Now through this circuit, certain New York producers saw me. I met with one of these producers in his hotel room, and he asked me if I had ever worked in the theater. I told him that poetry reciting was all I had ever done. This producer said, "I've got a part in this show—It's two blocks away from where you work—I'd like you to come over and read for me." So it ended up that I did my poetry recitations at the club, and the part in the stage play after and in between that. That's how I got started in Vaudeville.

QUESTION: How did you get involved in movies?

FROST: An actor always has to have a second profession to fall back on. When work got a little thin on the stage, I learned the restaurant business. I was a fry cook, a dinner cook, and a chef. See, you could always get a job in the restaurant business if you could handle yourself. I got to be a good restaurant man. I was running a restaurant in Hollywood and a magazine called Pic ran a story about a play I had done called "The Last Mile." Spencer Tracy and Clark Gable had also done the play—one of them on the West Coast and one in New York. That magazine article led to someone in the picture business coming in the restaurant, and offering me work. So, I was working at the restaurant and doing one-day picture jobs. I ended up replacing a lot of fellows, because they wanted people who could get it right in one or two takes. I had plenty of casting directors calling, "Come on over to the lot, I've got a hurry-up job for you. Go up to your dressing room, I'll have your sides ready for you. We're going to shoot this afternoon." A lot of them were bit parts. Some of them had four or five pages, like the first Batman serial with J. Carroll Naish. In those days they never gave you credit for a one-day job, or even a small part. I was in Sam Katzman's Captain Video serial with Judd Holdren, unbilled. I did the Lost Planet with Judd, another bit part. But we worked all the time—the main thing was to keep workin'.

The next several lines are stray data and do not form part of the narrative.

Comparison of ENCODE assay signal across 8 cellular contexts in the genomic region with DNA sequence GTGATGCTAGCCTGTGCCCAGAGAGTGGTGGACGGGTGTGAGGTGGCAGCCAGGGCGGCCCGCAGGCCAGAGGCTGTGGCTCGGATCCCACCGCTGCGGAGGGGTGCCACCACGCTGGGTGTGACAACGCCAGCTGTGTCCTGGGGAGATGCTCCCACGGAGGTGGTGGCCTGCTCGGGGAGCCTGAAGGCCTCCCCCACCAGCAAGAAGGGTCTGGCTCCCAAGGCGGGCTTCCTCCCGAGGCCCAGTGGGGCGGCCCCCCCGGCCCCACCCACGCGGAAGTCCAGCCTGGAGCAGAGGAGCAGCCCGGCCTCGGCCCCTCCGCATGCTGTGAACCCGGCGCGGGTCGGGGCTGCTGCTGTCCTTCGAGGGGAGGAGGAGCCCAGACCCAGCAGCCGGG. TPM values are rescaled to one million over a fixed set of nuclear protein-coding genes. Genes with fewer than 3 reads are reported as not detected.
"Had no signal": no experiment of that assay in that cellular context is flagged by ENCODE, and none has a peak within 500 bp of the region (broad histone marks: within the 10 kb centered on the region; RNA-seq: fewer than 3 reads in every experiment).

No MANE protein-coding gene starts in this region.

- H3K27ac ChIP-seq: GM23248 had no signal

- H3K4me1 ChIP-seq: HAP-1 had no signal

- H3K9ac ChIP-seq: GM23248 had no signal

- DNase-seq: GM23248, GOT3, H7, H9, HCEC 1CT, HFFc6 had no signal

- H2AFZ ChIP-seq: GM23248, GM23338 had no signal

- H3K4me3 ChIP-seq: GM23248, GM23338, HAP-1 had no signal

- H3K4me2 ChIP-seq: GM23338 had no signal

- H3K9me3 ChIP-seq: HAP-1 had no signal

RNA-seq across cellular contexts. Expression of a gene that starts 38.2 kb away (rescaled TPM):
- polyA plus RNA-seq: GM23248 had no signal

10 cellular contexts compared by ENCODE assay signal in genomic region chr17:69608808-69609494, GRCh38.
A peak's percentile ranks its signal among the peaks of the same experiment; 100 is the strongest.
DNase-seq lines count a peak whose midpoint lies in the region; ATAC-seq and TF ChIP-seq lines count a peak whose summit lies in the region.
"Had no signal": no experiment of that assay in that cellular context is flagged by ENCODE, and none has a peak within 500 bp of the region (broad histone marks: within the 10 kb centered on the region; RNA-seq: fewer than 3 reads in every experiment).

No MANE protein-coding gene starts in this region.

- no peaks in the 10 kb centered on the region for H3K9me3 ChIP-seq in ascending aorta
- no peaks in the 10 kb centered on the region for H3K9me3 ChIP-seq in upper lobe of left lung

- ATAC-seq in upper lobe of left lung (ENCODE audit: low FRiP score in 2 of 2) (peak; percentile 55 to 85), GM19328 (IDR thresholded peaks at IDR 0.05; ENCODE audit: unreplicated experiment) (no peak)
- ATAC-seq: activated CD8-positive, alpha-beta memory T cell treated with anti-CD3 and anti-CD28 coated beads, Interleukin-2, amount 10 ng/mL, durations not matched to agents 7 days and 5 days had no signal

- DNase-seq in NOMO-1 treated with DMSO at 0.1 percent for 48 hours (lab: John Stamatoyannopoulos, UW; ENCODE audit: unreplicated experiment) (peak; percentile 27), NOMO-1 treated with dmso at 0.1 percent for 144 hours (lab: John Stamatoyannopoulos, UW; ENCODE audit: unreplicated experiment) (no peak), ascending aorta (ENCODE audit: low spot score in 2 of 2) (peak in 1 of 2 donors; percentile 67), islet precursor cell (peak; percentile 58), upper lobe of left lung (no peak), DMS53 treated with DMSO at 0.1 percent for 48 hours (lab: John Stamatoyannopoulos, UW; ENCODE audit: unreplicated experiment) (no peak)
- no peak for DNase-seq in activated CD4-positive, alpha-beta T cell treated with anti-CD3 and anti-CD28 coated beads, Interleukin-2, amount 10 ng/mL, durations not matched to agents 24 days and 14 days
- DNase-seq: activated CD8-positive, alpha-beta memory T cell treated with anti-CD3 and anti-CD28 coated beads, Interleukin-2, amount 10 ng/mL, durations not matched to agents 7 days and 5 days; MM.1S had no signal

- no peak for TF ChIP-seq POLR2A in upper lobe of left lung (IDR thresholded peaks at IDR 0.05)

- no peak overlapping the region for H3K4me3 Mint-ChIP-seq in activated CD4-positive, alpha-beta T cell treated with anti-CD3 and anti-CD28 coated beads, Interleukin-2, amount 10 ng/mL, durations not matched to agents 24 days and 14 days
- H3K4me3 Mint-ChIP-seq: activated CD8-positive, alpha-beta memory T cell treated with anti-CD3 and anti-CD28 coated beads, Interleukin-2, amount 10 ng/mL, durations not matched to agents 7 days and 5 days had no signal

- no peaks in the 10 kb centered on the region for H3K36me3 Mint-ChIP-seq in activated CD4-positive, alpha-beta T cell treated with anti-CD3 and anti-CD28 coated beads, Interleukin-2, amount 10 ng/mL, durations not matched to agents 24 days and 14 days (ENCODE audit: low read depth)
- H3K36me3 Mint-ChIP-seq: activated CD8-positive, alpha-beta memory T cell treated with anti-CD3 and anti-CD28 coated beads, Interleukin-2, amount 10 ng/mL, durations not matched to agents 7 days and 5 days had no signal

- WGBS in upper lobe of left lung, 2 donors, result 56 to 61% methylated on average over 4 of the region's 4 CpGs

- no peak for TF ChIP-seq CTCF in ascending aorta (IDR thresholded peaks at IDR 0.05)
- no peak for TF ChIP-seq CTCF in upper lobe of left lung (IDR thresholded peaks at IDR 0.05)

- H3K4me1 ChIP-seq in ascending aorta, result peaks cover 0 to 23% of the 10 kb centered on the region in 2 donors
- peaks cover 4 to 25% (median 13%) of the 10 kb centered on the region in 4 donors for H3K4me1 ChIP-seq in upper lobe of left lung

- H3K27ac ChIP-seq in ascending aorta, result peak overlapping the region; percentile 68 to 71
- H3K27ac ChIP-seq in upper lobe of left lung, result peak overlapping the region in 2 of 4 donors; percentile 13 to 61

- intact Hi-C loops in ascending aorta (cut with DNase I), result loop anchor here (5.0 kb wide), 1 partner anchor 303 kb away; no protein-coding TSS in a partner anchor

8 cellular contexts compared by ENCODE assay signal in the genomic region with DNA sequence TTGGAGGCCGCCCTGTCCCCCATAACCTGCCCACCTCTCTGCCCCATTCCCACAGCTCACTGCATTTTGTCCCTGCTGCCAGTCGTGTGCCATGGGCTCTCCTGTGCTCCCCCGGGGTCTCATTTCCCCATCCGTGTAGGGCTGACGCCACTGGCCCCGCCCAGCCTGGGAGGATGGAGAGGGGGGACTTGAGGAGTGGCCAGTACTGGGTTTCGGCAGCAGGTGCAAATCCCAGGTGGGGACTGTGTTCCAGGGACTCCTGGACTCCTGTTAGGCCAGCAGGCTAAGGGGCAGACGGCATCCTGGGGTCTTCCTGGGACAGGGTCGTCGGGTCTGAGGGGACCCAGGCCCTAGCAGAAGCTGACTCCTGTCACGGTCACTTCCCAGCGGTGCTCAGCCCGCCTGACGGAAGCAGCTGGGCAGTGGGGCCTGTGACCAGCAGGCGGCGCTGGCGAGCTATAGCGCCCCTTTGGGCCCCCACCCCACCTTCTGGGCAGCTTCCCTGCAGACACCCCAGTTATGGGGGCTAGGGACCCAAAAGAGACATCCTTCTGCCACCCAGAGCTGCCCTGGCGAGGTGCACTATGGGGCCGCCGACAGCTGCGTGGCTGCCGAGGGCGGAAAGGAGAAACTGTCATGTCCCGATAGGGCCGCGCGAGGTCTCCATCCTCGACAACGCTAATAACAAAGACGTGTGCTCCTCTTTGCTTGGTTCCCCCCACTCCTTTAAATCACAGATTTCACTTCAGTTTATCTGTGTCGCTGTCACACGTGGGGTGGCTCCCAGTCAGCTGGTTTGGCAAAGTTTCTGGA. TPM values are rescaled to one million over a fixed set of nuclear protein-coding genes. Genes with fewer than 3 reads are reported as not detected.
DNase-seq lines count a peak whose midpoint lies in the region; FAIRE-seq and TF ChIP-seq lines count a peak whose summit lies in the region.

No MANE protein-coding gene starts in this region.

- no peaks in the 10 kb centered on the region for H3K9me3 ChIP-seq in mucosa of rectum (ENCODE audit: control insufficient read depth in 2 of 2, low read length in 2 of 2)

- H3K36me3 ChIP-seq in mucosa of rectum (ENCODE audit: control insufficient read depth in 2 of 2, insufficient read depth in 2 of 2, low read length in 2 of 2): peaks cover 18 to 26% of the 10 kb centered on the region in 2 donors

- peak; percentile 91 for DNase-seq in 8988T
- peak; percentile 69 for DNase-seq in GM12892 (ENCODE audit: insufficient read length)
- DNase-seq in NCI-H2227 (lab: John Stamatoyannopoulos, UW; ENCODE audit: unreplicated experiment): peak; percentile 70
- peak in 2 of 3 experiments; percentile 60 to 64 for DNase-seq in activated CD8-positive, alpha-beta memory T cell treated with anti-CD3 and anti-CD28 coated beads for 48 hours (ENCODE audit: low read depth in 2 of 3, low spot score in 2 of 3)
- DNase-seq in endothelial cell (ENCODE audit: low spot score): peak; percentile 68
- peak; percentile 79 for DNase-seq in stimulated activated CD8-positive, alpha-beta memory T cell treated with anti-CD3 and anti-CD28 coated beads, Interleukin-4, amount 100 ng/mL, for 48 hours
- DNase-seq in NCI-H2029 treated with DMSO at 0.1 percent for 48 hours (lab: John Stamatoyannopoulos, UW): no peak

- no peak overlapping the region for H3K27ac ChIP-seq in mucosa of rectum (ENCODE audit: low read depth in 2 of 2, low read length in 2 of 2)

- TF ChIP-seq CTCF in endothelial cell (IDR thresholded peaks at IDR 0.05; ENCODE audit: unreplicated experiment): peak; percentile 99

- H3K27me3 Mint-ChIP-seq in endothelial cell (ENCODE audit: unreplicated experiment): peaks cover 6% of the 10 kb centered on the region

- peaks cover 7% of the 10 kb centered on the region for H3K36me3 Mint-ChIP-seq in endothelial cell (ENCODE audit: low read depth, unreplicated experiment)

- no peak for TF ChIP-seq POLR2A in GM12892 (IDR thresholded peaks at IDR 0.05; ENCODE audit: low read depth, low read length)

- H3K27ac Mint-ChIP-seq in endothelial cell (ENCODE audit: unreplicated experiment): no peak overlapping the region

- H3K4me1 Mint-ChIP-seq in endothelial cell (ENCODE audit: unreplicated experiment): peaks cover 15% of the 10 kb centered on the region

QUESTION: You have worked with some of the greatest character actors in film—John Carradine, J. Carroll Naish, George Zucco, Ralph Morgan. What were they like?